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To characterize MDa-sized macromolecular chloroplast stroma protein assemblies and to extend coverage of the chloroplast stroma proteome, we fractionated soluble chloroplast stroma in the non-denatured state by size exclusion chromatography with a size separation range up to ~5 MDa. To maximize protein complex stability and resolution of megadalton complexes, ionic strength and composition were optimized. Subsequent high accuracy tandem mass spectrometry analysis (LTQ-Orbitrap) identified 1081 proteins across the complete native mass range. Protein complexes and assembly states above 0.8 MDa were resolved using hierarchical clustering, and protein heat maps were generated from normalized protein spectral counts for each of the size exclusion chromatography fractions; this complemented previous analysis of stromal complexes up to 0.8 MDa (Peltier, J. B., Cai, Y., Sun, Q., Zabrouskov, V., Giacomelli, L., Rudella, A., Ytterberg, A. J., Rutschow, H., and van Wijk, K. J. (2006) The oligomeric stromal proteome of Arabidopsis thaliana chloroplasts. Mol. Cell. Proteomics 5, 114–133). This combined experimental and bioinformatics analyses resolved chloroplast ribosomes in different assembly and functional states (e.g. 30, 50, and 70 S), which enabled the identification of plastid homologues of prokaryotic ribosome assembly factors as well as proteins involved in co-translational modifications, targeting, and folding. The roles of these ribosome-associating proteins will be discussed. Known RNA splice factors (e.g. CAF1/WTF1/RNC1) as well as uncharacterized proteins with RNA-binding domains (pentatricopeptide repeat, RNA recognition motif, and chloroplast ribosome maturation), RNases, and DEAD box helicases were found in various sized complexes. Chloroplast DNA (>3 MDa) was found in association with the complete heteromeric plastid-encoded DNA polymerase complex, and a dozen other DNA-binding proteins, e.g. DNA gyrase, topoisomerase, and various DNA repair enzymes. The heteromeric ≥5-MDa pyruvate dehydrogenase complex and the 0.8–1-MDa acetyl-CoA carboxylase complex associated with uncharacterized biotin carboxyl carrier domain proteins constitute the entry point to fatty acid metabolism in leaves; we suggest that their large size relates to the need for metabolic channeling. Protein annotations and identification data are available through the Plant Proteomics Database, and mass spectrometry data are available through Proteomics Identifications database.
Chloroplasts are essential plant organelles of prokaryotic origin that perform a variety of metabolic and signaling functions. Best known for their role in photosynthesis, they also carry out the biosynthesis of many primary and secondary metabolites like lipids, amino acids, vitamins, nucleotides, tetrapyrroles, and hormones (1). Subcellular localization prediction by TargetP (2) combined with a correction for false positive and false negative rates suggested that all non-green plastid types and chloroplasts together contain some 3500 proteins in Arabidopsis thaliana (3). More than 95% of the chloroplast proteins are nucleus-encoded and post-translationally imported into the chloroplast (4–6). Over the last decade, several studies were published that aimed to identify (subfractions of) the Arabidopsis chloroplast proteome (e.g. Refs. 7–10). The precise number of bona fide chloroplast proteins from these proteomics studies is probably somewhere around 1000–1300; comparing this number with the predicted chloroplast proteome indicates that ~50% of the proteome has still not been observed. Recently, we concluded that when compared with the predicted Arabidopsis chloroplast proteome the chloroplast proteome identified to date is particularly underrepresented (40–70%) for proteins involved in signaling, stress, development, unassigned function, and DNA/RNA metabolism (9). To probe deeper into the chloroplast proteome, enrichment for low abundance proteins prior to MS analysis is required.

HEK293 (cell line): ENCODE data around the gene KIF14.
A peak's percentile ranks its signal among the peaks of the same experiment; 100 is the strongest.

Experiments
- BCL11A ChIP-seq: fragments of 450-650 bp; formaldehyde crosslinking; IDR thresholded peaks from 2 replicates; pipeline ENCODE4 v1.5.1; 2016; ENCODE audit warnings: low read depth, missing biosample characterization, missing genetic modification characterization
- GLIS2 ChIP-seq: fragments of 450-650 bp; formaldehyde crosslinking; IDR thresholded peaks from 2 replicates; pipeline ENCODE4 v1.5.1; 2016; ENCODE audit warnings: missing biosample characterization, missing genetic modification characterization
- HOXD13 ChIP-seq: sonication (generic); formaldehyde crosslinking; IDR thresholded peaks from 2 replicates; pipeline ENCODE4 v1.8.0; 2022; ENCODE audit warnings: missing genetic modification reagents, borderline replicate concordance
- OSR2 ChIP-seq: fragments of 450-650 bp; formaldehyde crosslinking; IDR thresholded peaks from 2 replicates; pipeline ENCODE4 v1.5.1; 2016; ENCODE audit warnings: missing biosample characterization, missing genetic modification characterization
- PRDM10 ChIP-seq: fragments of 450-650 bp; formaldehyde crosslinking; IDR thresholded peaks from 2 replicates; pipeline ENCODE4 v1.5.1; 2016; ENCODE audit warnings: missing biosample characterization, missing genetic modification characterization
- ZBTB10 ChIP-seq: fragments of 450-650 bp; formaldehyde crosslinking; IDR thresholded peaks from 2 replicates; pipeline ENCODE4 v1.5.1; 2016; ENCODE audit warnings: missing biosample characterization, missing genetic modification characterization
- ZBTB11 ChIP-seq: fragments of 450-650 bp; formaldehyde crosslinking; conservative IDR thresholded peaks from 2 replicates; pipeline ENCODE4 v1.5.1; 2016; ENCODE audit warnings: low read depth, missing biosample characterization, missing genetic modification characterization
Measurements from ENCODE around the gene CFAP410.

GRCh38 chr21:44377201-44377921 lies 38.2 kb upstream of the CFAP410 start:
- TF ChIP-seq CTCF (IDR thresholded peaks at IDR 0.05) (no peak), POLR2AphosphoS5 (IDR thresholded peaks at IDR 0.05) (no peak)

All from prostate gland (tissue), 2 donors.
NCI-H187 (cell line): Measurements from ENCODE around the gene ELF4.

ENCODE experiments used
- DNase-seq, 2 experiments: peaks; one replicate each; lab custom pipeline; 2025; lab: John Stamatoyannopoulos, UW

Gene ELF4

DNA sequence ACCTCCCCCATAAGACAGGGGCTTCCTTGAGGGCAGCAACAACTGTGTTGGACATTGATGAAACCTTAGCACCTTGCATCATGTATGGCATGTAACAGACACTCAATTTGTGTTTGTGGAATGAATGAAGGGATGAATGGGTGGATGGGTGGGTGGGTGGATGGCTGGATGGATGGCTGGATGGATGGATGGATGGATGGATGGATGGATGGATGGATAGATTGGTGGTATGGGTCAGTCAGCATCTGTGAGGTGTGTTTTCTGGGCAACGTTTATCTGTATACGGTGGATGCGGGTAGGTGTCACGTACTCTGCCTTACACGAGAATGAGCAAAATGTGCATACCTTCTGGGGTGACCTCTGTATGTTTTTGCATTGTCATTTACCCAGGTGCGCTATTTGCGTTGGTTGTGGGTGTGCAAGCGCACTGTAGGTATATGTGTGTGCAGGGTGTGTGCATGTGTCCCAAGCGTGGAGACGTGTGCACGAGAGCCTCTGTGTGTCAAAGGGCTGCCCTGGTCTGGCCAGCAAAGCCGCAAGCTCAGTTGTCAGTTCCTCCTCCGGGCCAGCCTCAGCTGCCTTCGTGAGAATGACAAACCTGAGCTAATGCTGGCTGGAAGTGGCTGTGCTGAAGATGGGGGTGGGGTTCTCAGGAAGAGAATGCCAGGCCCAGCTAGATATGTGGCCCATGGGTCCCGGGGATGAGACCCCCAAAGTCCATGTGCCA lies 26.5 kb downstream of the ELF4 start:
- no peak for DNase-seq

Many biochemical functions are executed by protein assemblies. Several studies have catalogued the assembly states of chloroplast proteins in plants. Separation of the oligomeric Arabidopsis stromal proteome by two-dimensional native gel electrophoresis (CN1-PAGE) profiled 240 non-redundant proteins and captured information for 124 complexes (11). However, native gel electrophoresis has a practical size limit, and only protein complexes below ~1000 kDa can be effectively separated, thereby missing megadalton-sized complexes. Several megadalton-sized complexes in plants have been characterized by targeted purification schemes, including the spinach 30 and 50 S ribosomal particles (12–14), cytosolic ribosomes (15, 16), the tobacco plastid-encoded RNA polymerase (PEP) complex (17), maize mitochondrial pyruvate dehydrogenase complex (PDC) (18), and pea chloroplast acetyl-CoA carboxylase (ACCase) complex (19). Proteome characterization of a membrane-depleted, Triton-insoluble, and high density pellet from pea plastids was highly enriched for the chloroplast PDC as well as proteins involved in plastid gene expression and carbon fixation (20). However, because no subsequent fractionation was performed, specific protein associations could not be resolved.